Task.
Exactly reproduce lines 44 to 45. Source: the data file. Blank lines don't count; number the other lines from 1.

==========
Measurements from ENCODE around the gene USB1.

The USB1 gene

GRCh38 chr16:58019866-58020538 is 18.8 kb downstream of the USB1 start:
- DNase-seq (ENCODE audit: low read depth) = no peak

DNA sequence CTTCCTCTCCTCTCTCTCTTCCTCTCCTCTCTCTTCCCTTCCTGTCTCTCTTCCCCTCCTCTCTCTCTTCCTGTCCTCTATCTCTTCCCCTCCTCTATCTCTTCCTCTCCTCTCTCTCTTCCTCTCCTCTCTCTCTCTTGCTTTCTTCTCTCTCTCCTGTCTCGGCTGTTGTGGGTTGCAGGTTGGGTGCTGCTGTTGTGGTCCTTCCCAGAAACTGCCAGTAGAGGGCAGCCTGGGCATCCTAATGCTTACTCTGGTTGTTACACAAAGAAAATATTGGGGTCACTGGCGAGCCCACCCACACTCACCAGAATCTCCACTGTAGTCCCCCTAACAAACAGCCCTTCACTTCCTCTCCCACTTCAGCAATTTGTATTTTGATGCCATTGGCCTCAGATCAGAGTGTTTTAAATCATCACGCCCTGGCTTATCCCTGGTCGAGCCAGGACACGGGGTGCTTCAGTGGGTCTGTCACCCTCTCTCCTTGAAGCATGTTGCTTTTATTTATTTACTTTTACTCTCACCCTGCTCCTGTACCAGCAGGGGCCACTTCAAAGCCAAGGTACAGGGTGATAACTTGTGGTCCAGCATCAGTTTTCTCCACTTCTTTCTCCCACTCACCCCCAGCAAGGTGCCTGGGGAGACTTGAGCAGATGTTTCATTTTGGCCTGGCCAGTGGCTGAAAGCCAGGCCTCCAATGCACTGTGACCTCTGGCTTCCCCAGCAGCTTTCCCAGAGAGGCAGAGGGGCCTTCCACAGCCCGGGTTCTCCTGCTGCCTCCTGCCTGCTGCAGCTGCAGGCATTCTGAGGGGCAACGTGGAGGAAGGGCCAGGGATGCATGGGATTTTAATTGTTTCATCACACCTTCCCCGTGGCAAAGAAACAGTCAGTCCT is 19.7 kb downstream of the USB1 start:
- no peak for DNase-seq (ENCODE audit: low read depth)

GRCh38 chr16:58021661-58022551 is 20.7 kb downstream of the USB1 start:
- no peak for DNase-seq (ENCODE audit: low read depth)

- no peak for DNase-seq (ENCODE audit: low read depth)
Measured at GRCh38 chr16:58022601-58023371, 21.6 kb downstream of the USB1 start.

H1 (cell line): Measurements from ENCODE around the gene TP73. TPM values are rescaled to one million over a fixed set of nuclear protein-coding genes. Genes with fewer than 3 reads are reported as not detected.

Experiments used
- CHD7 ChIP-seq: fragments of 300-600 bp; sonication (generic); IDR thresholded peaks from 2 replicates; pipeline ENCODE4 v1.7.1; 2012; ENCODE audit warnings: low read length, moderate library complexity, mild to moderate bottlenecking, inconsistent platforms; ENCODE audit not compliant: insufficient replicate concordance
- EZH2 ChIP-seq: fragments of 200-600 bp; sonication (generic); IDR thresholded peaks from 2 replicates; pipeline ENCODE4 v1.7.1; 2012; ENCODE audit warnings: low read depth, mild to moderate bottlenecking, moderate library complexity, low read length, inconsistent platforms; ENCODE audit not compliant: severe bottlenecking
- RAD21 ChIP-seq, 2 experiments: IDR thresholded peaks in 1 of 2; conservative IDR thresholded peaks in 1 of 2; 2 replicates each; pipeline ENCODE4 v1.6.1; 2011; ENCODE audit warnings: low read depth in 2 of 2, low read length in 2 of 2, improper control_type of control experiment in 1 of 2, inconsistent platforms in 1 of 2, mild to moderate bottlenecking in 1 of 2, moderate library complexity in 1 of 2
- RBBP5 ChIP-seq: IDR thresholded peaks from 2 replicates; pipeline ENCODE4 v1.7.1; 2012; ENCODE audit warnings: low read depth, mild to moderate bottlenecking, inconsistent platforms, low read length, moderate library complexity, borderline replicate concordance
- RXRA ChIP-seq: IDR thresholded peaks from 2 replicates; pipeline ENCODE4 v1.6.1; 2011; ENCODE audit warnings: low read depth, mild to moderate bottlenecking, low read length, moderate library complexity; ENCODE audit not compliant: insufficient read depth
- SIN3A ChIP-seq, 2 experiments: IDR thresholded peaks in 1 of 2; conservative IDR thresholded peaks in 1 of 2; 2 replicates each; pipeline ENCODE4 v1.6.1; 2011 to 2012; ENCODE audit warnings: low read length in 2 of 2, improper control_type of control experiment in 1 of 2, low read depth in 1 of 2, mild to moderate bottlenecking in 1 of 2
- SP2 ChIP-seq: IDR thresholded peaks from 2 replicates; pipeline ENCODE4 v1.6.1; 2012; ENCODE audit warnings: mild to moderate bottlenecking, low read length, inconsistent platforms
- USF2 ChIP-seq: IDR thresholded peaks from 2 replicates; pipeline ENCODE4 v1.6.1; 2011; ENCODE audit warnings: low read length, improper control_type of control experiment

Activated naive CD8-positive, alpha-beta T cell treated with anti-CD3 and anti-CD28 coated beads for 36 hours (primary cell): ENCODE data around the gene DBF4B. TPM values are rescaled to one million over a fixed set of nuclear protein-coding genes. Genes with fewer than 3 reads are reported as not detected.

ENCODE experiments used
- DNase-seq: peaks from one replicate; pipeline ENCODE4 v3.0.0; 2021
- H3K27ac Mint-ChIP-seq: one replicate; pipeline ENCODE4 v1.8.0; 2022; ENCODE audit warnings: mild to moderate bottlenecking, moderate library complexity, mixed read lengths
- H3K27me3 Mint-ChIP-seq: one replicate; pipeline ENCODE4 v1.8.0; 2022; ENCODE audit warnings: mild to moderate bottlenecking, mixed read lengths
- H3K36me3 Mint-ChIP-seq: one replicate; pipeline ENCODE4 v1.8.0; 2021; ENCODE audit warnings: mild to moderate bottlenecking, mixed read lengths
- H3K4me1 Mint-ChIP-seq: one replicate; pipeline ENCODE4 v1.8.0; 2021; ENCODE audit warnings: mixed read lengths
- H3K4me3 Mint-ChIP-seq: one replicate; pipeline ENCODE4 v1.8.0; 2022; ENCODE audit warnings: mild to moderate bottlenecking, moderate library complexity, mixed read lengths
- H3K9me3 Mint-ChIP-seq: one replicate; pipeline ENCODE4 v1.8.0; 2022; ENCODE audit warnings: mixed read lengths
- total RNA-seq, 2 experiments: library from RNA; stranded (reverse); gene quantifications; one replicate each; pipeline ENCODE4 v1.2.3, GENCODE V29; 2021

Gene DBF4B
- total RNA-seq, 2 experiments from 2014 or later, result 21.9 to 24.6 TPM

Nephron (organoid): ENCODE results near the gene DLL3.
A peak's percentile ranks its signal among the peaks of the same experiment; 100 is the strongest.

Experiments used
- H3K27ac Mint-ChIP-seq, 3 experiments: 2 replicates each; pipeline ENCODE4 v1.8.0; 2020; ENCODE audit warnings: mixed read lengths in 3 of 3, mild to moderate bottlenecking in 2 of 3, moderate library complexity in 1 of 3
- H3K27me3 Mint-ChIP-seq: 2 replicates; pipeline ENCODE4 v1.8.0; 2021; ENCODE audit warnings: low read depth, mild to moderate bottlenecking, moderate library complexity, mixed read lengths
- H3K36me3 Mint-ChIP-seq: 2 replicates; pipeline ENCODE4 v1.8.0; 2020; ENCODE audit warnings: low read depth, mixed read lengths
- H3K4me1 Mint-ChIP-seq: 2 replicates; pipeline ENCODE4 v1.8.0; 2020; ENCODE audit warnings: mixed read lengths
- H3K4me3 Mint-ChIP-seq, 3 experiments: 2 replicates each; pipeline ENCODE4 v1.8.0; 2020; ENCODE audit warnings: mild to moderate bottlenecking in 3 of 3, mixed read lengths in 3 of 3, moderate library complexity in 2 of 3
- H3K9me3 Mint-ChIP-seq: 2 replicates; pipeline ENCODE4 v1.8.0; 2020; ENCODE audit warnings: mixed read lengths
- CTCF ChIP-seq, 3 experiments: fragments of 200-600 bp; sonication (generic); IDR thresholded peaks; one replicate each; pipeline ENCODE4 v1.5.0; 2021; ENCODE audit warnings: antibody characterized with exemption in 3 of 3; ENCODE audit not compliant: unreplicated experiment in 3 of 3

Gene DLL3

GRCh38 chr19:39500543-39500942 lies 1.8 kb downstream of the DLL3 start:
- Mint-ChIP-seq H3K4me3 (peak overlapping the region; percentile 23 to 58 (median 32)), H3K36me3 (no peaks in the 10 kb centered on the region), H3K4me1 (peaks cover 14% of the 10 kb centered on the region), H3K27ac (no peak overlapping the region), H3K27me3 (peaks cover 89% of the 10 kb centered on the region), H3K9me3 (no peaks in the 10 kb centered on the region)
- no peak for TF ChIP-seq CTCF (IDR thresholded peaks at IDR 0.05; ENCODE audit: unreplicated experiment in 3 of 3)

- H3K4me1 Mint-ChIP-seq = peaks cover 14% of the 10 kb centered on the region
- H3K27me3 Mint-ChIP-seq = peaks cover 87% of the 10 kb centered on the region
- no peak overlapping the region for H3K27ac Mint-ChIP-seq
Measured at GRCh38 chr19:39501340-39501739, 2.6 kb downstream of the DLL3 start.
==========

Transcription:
GRCh38 chr19:39500543-39500942 lies 1.8 kb downstream of the DLL3 start:
- Mint-ChIP-seq H3K4me3 (peak overlapping the region; percentile 23 to 58 (median 32)), H3K36me3 (no peaks in the 10 kb centered on the region), H3K4me1 (peaks cover 14% of the 10 kb centered on the region), H3K27ac (no peak overlapping the region), H3K27me3 (peaks cover 89% of the 10 kb centered on the region), H3K9me3 (no peaks in the 10 kb centered on the region)